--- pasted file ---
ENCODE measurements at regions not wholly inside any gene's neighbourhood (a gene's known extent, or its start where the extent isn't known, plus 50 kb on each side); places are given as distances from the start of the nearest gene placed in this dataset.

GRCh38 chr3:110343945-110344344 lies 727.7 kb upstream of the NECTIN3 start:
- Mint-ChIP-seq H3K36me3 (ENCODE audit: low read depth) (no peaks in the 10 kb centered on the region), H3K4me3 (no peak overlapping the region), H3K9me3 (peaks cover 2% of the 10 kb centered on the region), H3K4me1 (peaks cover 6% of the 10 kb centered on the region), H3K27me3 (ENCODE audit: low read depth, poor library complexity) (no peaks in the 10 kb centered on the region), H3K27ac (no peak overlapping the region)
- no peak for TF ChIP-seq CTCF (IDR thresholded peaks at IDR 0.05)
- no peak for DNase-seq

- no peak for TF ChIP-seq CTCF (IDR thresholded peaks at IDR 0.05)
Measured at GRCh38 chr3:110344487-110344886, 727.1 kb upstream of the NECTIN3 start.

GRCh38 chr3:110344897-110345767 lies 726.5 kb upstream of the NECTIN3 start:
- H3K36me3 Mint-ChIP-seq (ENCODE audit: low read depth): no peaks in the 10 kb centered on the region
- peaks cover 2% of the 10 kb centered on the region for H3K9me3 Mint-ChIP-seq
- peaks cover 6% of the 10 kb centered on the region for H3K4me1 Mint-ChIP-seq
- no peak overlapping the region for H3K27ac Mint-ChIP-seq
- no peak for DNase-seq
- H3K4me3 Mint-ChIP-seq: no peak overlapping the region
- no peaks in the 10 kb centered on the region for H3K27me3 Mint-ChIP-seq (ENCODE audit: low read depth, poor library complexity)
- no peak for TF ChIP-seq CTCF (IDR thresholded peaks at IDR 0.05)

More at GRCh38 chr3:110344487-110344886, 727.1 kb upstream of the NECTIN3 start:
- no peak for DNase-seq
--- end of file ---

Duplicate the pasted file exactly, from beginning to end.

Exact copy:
ENCODE measurements at regions not wholly inside any gene's neighbourhood (a gene's known extent, or its start where the extent isn't known, plus 50 kb on each side); places are given as distances from the start of the nearest gene placed in this dataset.

GRCh38 chr3:110343945-110344344 lies 727.7 kb upstream of the NECTIN3 start:
- Mint-ChIP-seq H3K36me3 (ENCODE audit: low read depth) (no peaks in the 10 kb centered on the region), H3K4me3 (no peak overlapping the region), H3K9me3 (peaks cover 2% of the 10 kb centered on the region), H3K4me1 (peaks cover 6% of the 10 kb centered on the region), H3K27me3 (ENCODE audit: low read depth, poor library complexity) (no peaks in the 10 kb centered on the region), H3K27ac (no peak overlapping the region)
- no peak for TF ChIP-seq CTCF (IDR thresholded peaks at IDR 0.05)
- no peak for DNase-seq

- no peak for TF ChIP-seq CTCF (IDR thresholded peaks at IDR 0.05)
Measured at GRCh38 chr3:110344487-110344886, 727.1 kb upstream of the NECTIN3 start.

GRCh38 chr3:110344897-110345767 lies 726.5 kb upstream of the NECTIN3 start:
- H3K36me3 Mint-ChIP-seq (ENCODE audit: low read depth): no peaks in the 10 kb centered on the region
- peaks cover 2% of the 10 kb centered on the region for H3K9me3 Mint-ChIP-seq
- peaks cover 6% of the 10 kb centered on the region for H3K4me1 Mint-ChIP-seq
- no peak overlapping the region for H3K27ac Mint-ChIP-seq
- no peak for DNase-seq
- H3K4me3 Mint-ChIP-seq: no peak overlapping the region
- no peaks in the 10 kb centered on the region for H3K27me3 Mint-ChIP-seq (ENCODE audit: low read depth, poor library complexity)
- no peak for TF ChIP-seq CTCF (IDR thresholded peaks at IDR 0.05)

More at GRCh38 chr3:110344487-110344886, 727.1 kb upstream of the NECTIN3 start:
- no peak for DNase-seq